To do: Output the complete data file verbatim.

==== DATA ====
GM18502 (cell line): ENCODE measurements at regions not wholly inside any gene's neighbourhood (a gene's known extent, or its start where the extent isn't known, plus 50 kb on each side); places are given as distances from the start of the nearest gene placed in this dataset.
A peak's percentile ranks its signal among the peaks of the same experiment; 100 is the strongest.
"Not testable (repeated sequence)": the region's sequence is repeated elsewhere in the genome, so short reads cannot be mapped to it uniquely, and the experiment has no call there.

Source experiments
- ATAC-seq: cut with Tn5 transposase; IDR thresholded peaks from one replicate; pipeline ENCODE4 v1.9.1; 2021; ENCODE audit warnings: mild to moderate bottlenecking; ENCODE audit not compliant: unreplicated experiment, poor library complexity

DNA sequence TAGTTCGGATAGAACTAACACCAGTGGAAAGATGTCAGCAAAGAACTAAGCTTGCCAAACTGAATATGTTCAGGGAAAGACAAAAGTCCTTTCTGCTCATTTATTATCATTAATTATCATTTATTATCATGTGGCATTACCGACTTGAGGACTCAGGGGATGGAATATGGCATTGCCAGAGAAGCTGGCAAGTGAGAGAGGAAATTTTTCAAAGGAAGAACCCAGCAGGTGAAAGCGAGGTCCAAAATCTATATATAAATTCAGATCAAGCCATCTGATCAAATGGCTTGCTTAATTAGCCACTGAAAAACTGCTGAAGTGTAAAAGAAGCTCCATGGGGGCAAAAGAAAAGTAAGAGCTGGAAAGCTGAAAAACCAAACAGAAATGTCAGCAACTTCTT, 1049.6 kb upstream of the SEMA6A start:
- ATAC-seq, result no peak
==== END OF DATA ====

GM18502 (cell line): ENCODE measurements at regions not wholly inside any gene's neighbourhood (a gene's known extent, or its start where the extent isn't known, plus 50 kb on each side); places are given as distances from the start of the nearest gene placed in this dataset.
A peak's percentile ranks its signal among the peaks of the same experiment; 100 is the strongest.
"Not testable (repeated sequence)": the region's sequence is repeated elsewhere in the genome, so short reads cannot be mapped to it uniquely, and the experiment has no call there.

Source experiments
- ATAC-seq: cut with Tn5 transposase; IDR thresholded peaks from one replicate; pipeline ENCODE4 v1.9.1; 2021; ENCODE audit warnings: mild to moderate bottlenecking; ENCODE audit not compliant: unreplicated experiment, poor library complexity

DNA sequence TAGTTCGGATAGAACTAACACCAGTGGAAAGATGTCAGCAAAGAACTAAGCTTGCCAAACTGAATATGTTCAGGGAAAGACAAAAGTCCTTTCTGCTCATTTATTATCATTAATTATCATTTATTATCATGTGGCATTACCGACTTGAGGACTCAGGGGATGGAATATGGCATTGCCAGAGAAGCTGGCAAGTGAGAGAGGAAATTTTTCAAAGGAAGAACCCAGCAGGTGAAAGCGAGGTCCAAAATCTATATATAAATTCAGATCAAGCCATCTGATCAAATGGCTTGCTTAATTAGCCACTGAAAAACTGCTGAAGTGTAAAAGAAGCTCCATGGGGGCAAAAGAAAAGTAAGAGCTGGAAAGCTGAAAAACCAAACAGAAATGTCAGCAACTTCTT, 1049.6 kb upstream of the SEMA6A start:
- ATAC-seq, result no peak